I first heard Ray McGovern speak on a country road in the New England hills. This was courtesy of the admirably dedicated David Barsamian, who broadcast one of McGovern’s talks on Alternative Radio in late-2013. Reception up here being spotty, I pulled over and sat watching the autumn clouds drift by for the full hour McGovern stood at the podium of a Methodist church in Seattle. I was rapt.
What a lost pleasure it is in our indispensable nation to be in the presence of someone who thinks, acts and speaks out of conscience and conviction. Even better, these were precisely McGovern’s topics that day three years back: The necessity of careful thought, of honoring one’s inner voice, of acting out of an idea of what is right without regard to success or failure, the win-or-lose of life. One way or another, these themes run through everything he has to say, I have since discovered. At an inner-city church in Washington, McGovern teaches a course he calls “The Morality of Whistleblowing.”
Former Raleigh City Councilor Barlow Herget wrote to the N&O about his abysmal recent experience at the Time Warner Cable office.
Mr. Herget asks if the City Council could change the law to go back to local control of cable TV franchises. Local control went out the window in 2005 when a group of “business-friendly” Democrats in the state legislature successfully passed the “state franchise for cable television” bill into law for their friends at Time Warner Cable. This stripped control of cable franchises from city and county governments and placed it in the hands of the state. It’s easier to pay off state leaderss rather than local leaders, it seems.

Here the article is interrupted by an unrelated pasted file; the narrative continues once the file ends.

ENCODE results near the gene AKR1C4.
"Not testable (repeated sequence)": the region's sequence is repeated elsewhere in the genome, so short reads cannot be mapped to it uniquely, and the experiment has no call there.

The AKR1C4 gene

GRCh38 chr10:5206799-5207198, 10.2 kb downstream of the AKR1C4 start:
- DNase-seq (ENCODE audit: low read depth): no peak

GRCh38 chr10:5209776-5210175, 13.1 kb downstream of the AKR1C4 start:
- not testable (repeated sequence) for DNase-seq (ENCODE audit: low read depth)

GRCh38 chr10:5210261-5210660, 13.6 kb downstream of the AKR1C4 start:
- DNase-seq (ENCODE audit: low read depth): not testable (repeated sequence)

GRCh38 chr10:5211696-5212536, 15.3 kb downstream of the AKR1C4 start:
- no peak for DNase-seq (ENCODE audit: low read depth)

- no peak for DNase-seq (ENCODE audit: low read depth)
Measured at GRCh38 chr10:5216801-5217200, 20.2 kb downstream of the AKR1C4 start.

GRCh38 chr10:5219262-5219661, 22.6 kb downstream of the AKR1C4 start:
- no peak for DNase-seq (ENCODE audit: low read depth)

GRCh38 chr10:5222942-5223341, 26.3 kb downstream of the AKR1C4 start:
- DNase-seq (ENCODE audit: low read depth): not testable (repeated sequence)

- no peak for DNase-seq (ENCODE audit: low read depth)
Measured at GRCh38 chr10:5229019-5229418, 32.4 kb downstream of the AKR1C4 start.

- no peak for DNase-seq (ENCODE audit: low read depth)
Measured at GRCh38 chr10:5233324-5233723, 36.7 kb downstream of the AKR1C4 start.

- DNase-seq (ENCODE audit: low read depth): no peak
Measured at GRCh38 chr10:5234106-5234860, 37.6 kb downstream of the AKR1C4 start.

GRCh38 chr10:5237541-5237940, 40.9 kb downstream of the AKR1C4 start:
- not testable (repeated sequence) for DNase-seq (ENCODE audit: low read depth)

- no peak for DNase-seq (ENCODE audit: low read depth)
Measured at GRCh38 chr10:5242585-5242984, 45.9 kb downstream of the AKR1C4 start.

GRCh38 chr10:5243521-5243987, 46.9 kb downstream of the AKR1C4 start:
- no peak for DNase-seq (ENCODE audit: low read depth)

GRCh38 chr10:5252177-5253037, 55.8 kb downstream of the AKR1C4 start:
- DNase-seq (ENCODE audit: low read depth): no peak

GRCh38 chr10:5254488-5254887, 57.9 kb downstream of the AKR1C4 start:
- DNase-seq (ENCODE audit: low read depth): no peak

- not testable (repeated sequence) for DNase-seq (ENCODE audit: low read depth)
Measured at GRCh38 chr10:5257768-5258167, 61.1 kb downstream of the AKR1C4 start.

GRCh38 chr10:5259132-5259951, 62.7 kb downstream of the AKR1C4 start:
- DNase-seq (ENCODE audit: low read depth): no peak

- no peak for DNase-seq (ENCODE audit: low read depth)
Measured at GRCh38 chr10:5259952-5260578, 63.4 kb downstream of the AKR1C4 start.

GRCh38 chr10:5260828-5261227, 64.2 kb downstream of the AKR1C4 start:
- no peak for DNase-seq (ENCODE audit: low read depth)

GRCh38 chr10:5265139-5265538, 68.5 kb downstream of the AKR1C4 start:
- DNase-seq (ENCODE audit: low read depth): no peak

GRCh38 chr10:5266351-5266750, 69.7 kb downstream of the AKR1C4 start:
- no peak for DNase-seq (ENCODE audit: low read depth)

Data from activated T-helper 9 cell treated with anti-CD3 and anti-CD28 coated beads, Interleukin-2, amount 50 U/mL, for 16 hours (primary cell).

I predicted this would happen back in 2006 and time has proven me correct. I just wish I could’ve convinced more state legislators at the time.
I recently had the dreadful occasion to visit Time Warner’s office in Raleigh. We needed a “box” for a new television. It was a hot 95 degrees outside, and inside the Atlantic Avenue office, there were 35 to 40 people waiting, including one crying baby.
The room was the size of a typical school class. We took a number and asked how long we should expect to wait. Thirty minutes. We luckily found two chairs together and sat down.My fellow subscribers were lined along the walls, a few standing, more coming in. Mostly patient, the steam was starting to rise in some of these customers. There was an inane game show on a big screen TV that a few were watching.
One lady came in carrying a big box, saw the crowd and asked how long she had to wait. Told 30 minutes, she declared she was on her lunch break and, after waiting 10 minutes, departed, muttering, “Some people have to work for a living,”
This morning, my wife returned to her Google Chrome web browser to see the following tab had been opened:
The text reads:
WARNING: Your Adobe Flash Player version is out of date. Your computer is prone to malware attacks! Please update the latest Flash Player version
At the bottom of the page is this:
About | End User License Agreement | Contact | Privacy | Terms of service | Download Manager | How to Uninstall
setupupgrade.fixbugs.club © 2016 | All Rights Reserved.
Everything you do to secure your Amazon account Customer Service can undo in a heartbeat. A scary tale of how easily Amazon’s customer service can be socially engineered.